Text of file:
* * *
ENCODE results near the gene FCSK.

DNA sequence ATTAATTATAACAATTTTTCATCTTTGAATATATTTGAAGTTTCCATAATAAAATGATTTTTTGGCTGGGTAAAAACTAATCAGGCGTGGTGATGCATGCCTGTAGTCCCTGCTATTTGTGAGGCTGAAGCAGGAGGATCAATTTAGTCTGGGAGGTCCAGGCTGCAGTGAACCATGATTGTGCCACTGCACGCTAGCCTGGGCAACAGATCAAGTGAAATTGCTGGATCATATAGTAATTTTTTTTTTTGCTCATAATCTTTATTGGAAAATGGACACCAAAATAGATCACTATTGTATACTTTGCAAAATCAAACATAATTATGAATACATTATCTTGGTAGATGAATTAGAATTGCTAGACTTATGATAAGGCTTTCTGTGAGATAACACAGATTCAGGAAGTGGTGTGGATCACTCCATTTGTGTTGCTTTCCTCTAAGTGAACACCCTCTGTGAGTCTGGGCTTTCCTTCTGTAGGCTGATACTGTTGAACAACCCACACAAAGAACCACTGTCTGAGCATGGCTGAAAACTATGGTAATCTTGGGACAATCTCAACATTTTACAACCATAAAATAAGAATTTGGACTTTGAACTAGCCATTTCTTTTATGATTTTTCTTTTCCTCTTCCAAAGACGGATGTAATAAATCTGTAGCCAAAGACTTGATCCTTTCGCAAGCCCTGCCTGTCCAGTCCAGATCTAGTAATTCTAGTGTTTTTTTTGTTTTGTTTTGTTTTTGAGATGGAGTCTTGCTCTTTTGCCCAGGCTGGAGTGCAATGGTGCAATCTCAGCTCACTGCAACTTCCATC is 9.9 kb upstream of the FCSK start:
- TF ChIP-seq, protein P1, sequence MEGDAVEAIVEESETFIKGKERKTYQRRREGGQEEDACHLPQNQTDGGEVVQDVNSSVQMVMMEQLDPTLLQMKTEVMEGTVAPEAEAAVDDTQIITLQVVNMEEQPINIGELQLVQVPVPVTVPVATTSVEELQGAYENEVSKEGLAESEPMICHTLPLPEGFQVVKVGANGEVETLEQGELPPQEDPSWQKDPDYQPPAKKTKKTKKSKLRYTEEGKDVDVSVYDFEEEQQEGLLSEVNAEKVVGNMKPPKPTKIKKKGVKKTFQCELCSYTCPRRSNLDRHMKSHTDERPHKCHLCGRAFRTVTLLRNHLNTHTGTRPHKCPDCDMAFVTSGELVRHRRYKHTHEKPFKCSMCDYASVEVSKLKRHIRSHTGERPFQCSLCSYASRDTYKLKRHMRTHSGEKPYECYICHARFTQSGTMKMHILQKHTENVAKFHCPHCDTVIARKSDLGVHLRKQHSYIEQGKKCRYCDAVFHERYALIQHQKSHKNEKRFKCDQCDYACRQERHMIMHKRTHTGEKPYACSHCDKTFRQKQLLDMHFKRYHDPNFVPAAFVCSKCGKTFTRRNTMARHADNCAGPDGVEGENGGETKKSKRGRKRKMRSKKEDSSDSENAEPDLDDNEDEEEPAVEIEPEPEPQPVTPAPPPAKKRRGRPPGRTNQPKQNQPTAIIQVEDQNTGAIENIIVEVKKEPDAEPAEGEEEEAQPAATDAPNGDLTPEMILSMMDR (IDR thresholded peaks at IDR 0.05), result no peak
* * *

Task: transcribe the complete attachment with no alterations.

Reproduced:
ENCODE results near the gene FCSK.

DNA sequence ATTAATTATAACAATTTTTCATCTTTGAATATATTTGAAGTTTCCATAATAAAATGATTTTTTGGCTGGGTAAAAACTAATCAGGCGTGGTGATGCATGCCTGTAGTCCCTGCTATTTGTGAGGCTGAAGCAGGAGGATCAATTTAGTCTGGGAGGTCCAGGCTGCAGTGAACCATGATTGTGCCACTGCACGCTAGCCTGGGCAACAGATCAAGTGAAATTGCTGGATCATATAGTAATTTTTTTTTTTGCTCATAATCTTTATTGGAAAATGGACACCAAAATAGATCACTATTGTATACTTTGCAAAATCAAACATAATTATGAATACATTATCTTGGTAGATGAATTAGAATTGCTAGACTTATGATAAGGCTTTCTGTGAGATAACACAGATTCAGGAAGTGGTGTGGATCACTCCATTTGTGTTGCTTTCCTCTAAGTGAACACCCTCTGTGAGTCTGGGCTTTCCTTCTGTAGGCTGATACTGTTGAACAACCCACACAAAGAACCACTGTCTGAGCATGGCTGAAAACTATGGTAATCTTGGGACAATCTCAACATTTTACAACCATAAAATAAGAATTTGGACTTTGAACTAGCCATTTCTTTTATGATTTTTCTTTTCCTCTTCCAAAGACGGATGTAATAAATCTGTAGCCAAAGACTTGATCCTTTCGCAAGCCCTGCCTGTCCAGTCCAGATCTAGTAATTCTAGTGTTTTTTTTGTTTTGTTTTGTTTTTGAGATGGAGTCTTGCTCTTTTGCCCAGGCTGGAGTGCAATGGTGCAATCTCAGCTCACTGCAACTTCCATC is 9.9 kb upstream of the FCSK start:
- TF ChIP-seq, protein P1, sequence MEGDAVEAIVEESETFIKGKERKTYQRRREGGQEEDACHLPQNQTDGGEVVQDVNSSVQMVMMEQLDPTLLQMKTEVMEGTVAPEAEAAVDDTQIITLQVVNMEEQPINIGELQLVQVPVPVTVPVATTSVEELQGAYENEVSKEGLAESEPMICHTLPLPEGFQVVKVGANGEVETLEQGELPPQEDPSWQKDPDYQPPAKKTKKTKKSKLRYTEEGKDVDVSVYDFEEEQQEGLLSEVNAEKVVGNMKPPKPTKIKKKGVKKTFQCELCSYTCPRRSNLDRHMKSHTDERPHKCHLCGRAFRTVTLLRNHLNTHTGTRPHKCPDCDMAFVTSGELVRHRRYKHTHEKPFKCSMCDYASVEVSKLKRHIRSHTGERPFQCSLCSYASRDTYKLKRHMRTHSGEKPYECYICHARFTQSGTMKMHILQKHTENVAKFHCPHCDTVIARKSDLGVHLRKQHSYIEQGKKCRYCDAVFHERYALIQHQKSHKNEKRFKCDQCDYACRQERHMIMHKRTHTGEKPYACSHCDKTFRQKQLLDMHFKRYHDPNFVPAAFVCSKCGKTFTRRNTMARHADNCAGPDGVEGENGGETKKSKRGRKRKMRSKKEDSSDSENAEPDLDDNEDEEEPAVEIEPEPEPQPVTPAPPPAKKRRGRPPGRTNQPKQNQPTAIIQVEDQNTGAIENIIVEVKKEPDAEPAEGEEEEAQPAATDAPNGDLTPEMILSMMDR (IDR thresholded peaks at IDR 0.05), result no peak